(I introduced the great American scholar, Leslie Fiedler, in Part I of these essays on children’s music.  My comments are informed by concepts introduced in a graduate course Leslie taught on children’s literature.)

There is a fierceness about Pete Seeger’s children’s songs that you don’t hear in the friendly voices of Ella Jenkins or Burl Ives.  But fierce is good.  Kids cotton to that just as much as they do to songs about poop and pee or flying and cuddling.  Pete Seger is the noisy kid in the children’s music room to whom the stuffy teachers always say shhhhh.

And here’s a song full of everything that children love in a story:  terror, humor, romance, debauchery, gluttony, pathos, cowardice, violence, and death:  “Frog Went A-Courting.”  Frog rides to Miss Mouse, sets her on his knee, and asks her to marry him.  She needs the permission of Uncle Rat, and Rat is delighted and the wedding is arranged.  Rat and the young couple work out details of the wedding.  There are various versions of the wedding but it always ends in disaster.  In Pete’s version Mister Snake eats up the wedding cake, Rufus Grouse dances a wild breakdown, and Angus Slik eats so much he gets sick – how did a gigantic bull get in there any way?  In the end Mister Cat shows up, scares away the Frog and eats Miss Mousie.

Leslie Fiedler stated that the chief catastrophe in fairy tales is being eaten.  Hansel and Grettle, the Three Little Pigs, the Gingerbread Man, Little Red Riding Hood, and a multitude of other tales deal with this problem.  Children have oral aggression.  Instinct drives them all to bite and they all have to be taught not to bite other people.  There are other torments suffered in fairy tales: starving, exile, being lost, dying, being immobilized.  Why is being eaten so much worse than any of these?  Why is being eaten such a deep fear?  It has something to do with hopelessness.  As long as you have a body, you still have a chance.  In fairy tales, even dead bodies can be brought back to life.  But when your body is destroyed all hope is lost.  But Leslie argued that the fear of being cannibalized plumbs even more primordial depths.

Fairy tales deal with the family, not class conflict, not political structure, not religious salvation.  And the happiest ending in fairy tales is getting married and starting a new family.  Happiness does not lie in being virtuous, loving god, being strong, or even being wealthy.  Fairy tale happiness is characterized by marriage, having children, carrying on the cycle of human life.

But marriage also has the virtue of being a way of leaving home, getting away from the parents.  Because, in fairy tales, there is always a problem associated with the parents.  Parent figures are usually the creatures who stop marriage, who stop the cycle of life, either through weakness or wickedness.  The best way to stop someone from marrying, is to incorporate them, to eat them.  In fairy tales true love is thwarted in numerous ways: by being eaten, like the boy in “The Juniper Tree,” being paralyzed like Sleeping Beauty, being poisoned like Snow White, being imprisoned like Rapunzel.  It is usually the wicked mother figure who keeps the child from going out into the world and finding love.  And it is usually the father figure who is too weak to do anything about it.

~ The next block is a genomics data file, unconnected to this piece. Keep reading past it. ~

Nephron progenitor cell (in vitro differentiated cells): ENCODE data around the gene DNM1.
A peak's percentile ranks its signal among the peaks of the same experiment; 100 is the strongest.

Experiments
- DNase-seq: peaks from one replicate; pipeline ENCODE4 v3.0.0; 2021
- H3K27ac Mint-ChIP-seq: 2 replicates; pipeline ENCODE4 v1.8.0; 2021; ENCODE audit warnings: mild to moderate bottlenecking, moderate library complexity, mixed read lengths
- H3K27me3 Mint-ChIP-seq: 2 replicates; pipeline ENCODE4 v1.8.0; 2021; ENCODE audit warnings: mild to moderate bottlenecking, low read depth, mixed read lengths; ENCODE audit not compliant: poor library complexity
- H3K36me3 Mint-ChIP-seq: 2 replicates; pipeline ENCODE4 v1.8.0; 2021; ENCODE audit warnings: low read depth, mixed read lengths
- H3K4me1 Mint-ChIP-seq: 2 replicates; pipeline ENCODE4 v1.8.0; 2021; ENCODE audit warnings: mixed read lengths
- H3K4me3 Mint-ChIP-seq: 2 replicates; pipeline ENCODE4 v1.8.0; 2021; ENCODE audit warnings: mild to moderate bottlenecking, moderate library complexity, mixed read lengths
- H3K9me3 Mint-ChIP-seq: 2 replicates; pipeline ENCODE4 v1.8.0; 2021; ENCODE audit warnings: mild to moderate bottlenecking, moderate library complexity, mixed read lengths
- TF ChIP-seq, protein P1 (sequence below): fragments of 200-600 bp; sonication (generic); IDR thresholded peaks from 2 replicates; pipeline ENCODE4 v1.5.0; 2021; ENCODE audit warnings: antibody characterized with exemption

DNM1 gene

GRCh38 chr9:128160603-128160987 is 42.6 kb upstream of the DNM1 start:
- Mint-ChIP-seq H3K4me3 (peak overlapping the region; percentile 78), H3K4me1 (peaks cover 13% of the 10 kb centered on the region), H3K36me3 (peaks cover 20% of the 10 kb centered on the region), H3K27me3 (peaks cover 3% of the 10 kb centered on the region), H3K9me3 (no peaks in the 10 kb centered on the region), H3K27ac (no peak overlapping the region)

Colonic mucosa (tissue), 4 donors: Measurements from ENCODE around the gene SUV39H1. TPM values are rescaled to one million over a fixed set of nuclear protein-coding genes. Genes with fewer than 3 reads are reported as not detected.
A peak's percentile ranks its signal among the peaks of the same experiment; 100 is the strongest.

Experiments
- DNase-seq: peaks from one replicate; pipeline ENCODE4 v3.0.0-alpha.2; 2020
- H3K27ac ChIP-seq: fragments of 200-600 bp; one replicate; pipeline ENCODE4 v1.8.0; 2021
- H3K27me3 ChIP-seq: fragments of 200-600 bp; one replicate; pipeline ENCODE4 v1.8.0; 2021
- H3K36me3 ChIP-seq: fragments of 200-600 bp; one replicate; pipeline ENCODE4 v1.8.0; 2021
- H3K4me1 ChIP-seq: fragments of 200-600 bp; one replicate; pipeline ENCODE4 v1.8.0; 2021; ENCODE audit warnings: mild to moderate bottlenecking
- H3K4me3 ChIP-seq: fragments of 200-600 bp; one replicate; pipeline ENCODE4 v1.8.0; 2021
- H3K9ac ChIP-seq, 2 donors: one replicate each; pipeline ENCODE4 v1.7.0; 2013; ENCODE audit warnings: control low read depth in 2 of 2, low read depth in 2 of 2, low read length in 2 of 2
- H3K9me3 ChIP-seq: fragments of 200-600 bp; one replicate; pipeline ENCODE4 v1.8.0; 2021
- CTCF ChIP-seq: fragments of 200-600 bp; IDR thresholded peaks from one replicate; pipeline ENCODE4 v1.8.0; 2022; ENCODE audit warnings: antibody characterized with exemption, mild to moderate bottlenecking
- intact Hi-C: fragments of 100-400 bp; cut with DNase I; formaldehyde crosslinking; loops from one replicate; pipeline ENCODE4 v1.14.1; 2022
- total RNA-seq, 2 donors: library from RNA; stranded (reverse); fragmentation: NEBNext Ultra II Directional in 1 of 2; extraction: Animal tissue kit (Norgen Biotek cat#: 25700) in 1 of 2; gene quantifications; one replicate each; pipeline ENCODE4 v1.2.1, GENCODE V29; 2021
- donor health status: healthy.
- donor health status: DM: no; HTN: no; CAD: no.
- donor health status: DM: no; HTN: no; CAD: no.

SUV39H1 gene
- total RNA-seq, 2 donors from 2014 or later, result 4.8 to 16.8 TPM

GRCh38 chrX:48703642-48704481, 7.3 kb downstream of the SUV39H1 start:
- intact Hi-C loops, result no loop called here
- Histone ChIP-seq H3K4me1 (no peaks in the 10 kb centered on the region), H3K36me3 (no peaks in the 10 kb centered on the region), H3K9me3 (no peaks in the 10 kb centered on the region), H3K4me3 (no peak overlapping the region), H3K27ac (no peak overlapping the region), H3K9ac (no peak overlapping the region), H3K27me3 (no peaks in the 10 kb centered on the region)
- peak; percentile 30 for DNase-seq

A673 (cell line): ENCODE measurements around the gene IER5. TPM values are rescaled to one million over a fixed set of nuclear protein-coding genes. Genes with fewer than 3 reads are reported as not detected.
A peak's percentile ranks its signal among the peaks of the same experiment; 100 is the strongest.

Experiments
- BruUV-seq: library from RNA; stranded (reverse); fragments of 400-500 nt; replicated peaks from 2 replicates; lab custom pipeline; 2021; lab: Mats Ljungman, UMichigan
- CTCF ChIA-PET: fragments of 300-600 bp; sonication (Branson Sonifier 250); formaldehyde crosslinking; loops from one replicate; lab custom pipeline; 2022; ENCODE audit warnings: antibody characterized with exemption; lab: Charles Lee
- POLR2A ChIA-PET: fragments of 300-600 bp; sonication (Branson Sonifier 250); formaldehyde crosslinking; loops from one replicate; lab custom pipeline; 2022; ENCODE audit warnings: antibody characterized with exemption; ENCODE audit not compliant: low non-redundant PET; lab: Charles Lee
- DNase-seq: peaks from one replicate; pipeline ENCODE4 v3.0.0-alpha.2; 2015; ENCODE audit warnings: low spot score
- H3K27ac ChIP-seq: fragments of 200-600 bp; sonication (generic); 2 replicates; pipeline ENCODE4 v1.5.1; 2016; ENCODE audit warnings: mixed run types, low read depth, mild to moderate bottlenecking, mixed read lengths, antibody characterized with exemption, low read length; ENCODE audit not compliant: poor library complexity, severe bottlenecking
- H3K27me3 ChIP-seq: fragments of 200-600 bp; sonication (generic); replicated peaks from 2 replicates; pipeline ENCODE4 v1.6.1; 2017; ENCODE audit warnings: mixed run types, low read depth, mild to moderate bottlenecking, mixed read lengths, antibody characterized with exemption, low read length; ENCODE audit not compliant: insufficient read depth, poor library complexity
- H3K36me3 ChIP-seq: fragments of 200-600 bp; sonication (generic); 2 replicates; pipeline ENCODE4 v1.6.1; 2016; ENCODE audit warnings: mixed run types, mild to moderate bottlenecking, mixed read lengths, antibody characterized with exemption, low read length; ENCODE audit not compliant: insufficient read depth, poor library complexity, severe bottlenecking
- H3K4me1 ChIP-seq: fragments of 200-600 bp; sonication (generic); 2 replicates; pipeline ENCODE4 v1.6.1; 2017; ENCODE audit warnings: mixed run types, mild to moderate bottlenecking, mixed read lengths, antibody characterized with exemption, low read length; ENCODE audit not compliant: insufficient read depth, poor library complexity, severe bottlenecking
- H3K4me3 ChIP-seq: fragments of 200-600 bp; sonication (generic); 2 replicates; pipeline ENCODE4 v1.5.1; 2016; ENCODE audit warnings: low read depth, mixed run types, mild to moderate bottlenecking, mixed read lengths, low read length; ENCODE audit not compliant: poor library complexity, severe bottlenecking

This is a nightmare that must be broken.  Life has to go on.  The young must marry the young.  The old must yield to the young.  Fortunately the young are not without resources.  There is usually a beneficent person:  a wise and mysterious person, usually ancient or ageless:  a grandmother, the wise old man in the woods, a magical being.  They tell stories and reveal secrets to the children, articulate their deepest fears, and reveal their unconscious dreams.  The magical benefactor helps the child solve riddles, reveals to the child strength she does not know she possesses, gives her a magic object, socializes the child to marry and have children, all against the wishes of the parents.  The evil magic is undone when a suitable lover comes along.  The impediment, the cannibalism, the incorporation, fails.  Fairy tale children and grandparents get along because they have a common enemy: the parents.

The happy ending results in the establishment of a healthy family.  Either the victimized child escapes and marries her true love, or the children band together against the weak father and wicked step mother, the mother is killed, and the father and children form a new family.

“Frog Went A-Courting” is a very old song, imported from Europe.  Just when the happy ending should occur in a fairy tale, the worst possible catastrophe occurs.  Not only is the marriage unfulfilled, but the bride is eaten.  It is a very sad tale, humorously told, of unrequited love caused by the death of the bride at her wedding.  And it endures to this day because it resonates in the primordial family issues identified by Leslie Fiedler.  Tragedy always inspires humor.  It is easy to imagine how some real life wedding misfortune was transformed into a jocular ballad and sung down through the ages, the original sorrow utterly lost.

Traditional, “Frog Went A-Courting,” No publisher (1955).  From Pete Seeger, Birds Beasts Bugs and Little Fishes: Animal Folk Songs Sung by Pete Seeger, Folkways Records, FCS 7610 (1968).  Album Art – Maggie MacGowan.